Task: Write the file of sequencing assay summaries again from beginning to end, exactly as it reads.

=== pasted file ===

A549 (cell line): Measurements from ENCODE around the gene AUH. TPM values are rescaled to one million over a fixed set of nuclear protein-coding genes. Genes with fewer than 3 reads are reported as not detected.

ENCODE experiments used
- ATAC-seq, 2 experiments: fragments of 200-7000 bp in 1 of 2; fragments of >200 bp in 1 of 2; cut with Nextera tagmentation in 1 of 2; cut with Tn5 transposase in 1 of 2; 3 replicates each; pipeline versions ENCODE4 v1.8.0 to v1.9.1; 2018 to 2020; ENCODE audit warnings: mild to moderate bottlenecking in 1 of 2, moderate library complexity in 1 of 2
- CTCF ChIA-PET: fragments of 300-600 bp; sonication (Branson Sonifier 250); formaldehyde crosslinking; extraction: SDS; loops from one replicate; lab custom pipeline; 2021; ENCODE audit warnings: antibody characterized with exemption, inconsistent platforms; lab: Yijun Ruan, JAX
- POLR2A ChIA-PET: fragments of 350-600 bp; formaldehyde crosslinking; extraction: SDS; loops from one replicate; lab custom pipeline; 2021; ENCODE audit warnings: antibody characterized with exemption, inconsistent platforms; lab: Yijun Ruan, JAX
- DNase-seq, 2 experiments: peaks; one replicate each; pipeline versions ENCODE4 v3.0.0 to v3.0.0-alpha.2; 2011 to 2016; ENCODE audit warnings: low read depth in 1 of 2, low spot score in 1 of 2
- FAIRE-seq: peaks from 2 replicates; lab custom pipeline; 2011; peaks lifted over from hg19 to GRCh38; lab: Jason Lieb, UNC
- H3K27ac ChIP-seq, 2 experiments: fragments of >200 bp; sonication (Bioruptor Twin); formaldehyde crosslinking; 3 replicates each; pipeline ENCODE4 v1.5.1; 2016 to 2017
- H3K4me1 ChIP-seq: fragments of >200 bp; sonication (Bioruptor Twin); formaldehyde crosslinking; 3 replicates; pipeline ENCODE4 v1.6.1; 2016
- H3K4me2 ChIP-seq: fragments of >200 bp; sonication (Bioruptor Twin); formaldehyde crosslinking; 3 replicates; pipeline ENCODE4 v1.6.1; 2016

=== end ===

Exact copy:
A549 (cell line): Measurements from ENCODE around the gene AUH. TPM values are rescaled to one million over a fixed set of nuclear protein-coding genes. Genes with fewer than 3 reads are reported as not detected.

ENCODE experiments used
- ATAC-seq, 2 experiments: fragments of 200-7000 bp in 1 of 2; fragments of >200 bp in 1 of 2; cut with Nextera tagmentation in 1 of 2; cut with Tn5 transposase in 1 of 2; 3 replicates each; pipeline versions ENCODE4 v1.8.0 to v1.9.1; 2018 to 2020; ENCODE audit warnings: mild to moderate bottlenecking in 1 of 2, moderate library complexity in 1 of 2
- CTCF ChIA-PET: fragments of 300-600 bp; sonication (Branson Sonifier 250); formaldehyde crosslinking; extraction: SDS; loops from one replicate; lab custom pipeline; 2021; ENCODE audit warnings: antibody characterized with exemption, inconsistent platforms; lab: Yijun Ruan, JAX
- POLR2A ChIA-PET: fragments of 350-600 bp; formaldehyde crosslinking; extraction: SDS; loops from one replicate; lab custom pipeline; 2021; ENCODE audit warnings: antibody characterized with exemption, inconsistent platforms; lab: Yijun Ruan, JAX
- DNase-seq, 2 experiments: peaks; one replicate each; pipeline versions ENCODE4 v3.0.0 to v3.0.0-alpha.2; 2011 to 2016; ENCODE audit warnings: low read depth in 1 of 2, low spot score in 1 of 2
- FAIRE-seq: peaks from 2 replicates; lab custom pipeline; 2011; peaks lifted over from hg19 to GRCh38; lab: Jason Lieb, UNC
- H3K27ac ChIP-seq, 2 experiments: fragments of >200 bp; sonication (Bioruptor Twin); formaldehyde crosslinking; 3 replicates each; pipeline ENCODE4 v1.5.1; 2016 to 2017
- H3K4me1 ChIP-seq: fragments of >200 bp; sonication (Bioruptor Twin); formaldehyde crosslinking; 3 replicates; pipeline ENCODE4 v1.6.1; 2016
- H3K4me2 ChIP-seq: fragments of >200 bp; sonication (Bioruptor Twin); formaldehyde crosslinking; 3 replicates; pipeline ENCODE4 v1.6.1; 2016